Monday, October 13, 2008

"What'chya need ta do is git yer compost co-rrect"

We pulled into Missoula and found a room at the Bel-Aire just as the sun was going down, and headed for the Missoula Club (they call it the Mo Club), which has been around forever and has the city's best burger. I was there last year on my mom's 60th birthday:

Bill Clinton went to the Mo last time he was in town, and I had heard that Obama was there too, but our bartender said he wasn't. Anyway, it's a great spot, an absolute necessity if you're ever in Missoula.

The other one is the Oxford, around the corner and up the street. The Mo club is kind of college-centric (though not in an annoying way, because it's so old, it's an institution to the whole community), but the Ox is more of an old locals bar. They have this amazing collection of rifles above the bar, some pool tables, and a card game going by the front door.

We got into a conversation with a girl who lives off the grid with her husband out in the hills, and stops by the Ox when she's in town. She had moved from Tennessee and was telling us that because the ground is so rocky in the mountains, it took her a long time to learn to get her compost and soil mulching just right, but now she has a big garden, and they hunt, and only occasionally go to the grocery store. There was also this dude at the bar who had served two tours in Vietnam (yes – he was in the shit), had beaten what appeared to be a pretty severe meth addiction, and was now doing pretty well in construction. Another guy came by selling artwork, and we bought this little piece for $5. You can check out his website at petedaviesart.com.

So anyway, it was your regular mix of local peeps and we were having a good time, until this dude with a McCain/Palin baseball cap walked in. The mulch girl said "I like your hat," and when I asked her if she was serious, she said she was not a Republican, but that she was against Obama. We all got into a conversation about it, and the Nam/meth dude got really agitated, basically telling me that saying I was for Obama was tantamount to challenging him to a duel, i.e., he was about to attempt to kick my ass. It was weird. We couldn't really reason with them, and it was strange to go from being fast friends to being at odds faster. Once we steered away from that topic we were able to smooth things out, but it was kind of annoying, so we left after awhile.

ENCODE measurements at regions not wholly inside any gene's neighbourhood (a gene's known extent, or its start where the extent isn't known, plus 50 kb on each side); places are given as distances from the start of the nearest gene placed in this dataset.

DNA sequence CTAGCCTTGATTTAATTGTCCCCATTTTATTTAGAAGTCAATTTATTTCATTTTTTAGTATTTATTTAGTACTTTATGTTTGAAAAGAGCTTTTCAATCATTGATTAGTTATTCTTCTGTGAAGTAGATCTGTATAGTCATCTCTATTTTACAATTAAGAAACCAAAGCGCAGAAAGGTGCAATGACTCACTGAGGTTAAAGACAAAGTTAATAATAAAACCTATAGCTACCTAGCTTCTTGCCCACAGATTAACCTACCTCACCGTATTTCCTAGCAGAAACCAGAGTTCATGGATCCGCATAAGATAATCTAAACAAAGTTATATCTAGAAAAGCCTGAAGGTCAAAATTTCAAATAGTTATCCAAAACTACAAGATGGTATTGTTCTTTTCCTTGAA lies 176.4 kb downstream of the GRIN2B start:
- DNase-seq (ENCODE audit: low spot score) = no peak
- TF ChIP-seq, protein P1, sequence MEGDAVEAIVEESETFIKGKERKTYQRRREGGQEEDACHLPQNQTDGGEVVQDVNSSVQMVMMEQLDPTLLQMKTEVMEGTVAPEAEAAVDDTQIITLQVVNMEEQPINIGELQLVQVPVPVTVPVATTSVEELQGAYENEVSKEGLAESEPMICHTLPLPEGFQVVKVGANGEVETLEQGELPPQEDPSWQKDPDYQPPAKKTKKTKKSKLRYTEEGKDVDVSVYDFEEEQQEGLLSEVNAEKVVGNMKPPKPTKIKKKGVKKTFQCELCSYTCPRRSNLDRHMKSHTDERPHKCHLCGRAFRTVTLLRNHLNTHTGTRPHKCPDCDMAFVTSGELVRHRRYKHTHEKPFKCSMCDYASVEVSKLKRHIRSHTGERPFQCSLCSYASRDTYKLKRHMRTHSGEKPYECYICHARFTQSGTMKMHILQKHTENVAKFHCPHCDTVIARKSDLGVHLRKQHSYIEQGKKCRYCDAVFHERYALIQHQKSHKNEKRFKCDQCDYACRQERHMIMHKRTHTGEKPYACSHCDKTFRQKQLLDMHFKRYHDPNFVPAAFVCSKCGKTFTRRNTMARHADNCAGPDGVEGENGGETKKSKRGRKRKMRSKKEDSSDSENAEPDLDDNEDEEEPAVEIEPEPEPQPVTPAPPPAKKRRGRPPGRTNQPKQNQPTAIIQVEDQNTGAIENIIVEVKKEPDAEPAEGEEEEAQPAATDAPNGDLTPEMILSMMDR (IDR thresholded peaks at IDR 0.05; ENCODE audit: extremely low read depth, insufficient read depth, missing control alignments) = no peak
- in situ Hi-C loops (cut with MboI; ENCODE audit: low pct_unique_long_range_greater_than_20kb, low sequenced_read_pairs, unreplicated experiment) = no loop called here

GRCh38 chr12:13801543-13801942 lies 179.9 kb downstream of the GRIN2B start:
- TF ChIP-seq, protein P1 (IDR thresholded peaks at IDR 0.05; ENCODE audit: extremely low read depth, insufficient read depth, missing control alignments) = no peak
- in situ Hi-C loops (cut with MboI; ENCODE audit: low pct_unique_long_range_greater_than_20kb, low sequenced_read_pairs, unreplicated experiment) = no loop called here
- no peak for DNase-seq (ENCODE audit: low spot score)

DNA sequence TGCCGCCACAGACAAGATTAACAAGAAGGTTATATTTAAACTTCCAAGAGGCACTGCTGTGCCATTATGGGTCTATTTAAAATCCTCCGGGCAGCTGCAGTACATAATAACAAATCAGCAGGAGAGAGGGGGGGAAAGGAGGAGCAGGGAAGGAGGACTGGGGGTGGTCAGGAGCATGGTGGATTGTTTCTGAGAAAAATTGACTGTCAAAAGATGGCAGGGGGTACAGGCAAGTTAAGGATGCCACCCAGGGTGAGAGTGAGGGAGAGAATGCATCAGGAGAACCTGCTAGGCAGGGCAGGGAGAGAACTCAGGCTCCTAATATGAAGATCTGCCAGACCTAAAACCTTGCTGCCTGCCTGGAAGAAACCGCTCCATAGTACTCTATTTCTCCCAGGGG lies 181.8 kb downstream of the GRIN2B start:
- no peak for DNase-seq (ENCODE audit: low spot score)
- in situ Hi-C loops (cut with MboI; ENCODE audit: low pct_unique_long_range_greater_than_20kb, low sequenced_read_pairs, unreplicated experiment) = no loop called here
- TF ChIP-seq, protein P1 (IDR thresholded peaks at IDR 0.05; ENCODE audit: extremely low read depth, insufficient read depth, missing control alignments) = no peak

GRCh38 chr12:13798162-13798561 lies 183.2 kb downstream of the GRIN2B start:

It's been weird going across the country and finding that some people you'd think would be for Obama – who would benefit from being for Obama – are stuck in a rut, believing all the same old lies and sticking with the Republicans through and through. You see it on TV and you read about it, but it's a whole other experience to sit and talk with people like that – people who can't or won't explain their views, but just know they hate Obama. So much of this country is way behind the curve, period. And I know I'm preaching to the choir, and this is maybe not even worth writing about, but here it is.

As we were leaving, Pete Davies walked by and we thanked him again for the artwork. He said it was an outlet, a way for him to put the weird things in his head down on paper. When I told him he was probably the sanest person I had talked to all night, he leaned in close, looked around the room cautiously, and quietly replied, "I'm a skitzophrenic." It was a strange night.

2 comments:

JMW said...

That's pretty great for five bucks.

I was jealous of this night until the political weirdness came up. It's not that I haven't spent many nights in bars with people arguing politics. But this sounds scarier than that...

Kidrobot San Francisco said...

Scary night, yikes!

I love that the most sane guy was Schizo though. And his art is amazing, especially for $5.

I have a policy, I never talk about politics, religion, or other weirdness we take for granted in the five boroughs in mixed company. Possibly from my years of growing up in the South I have learned that these things are best avoided, regardless of who your with. I just smile and nod, and try to steer the conversation to a good place.

Glad you guys made it out in one piece!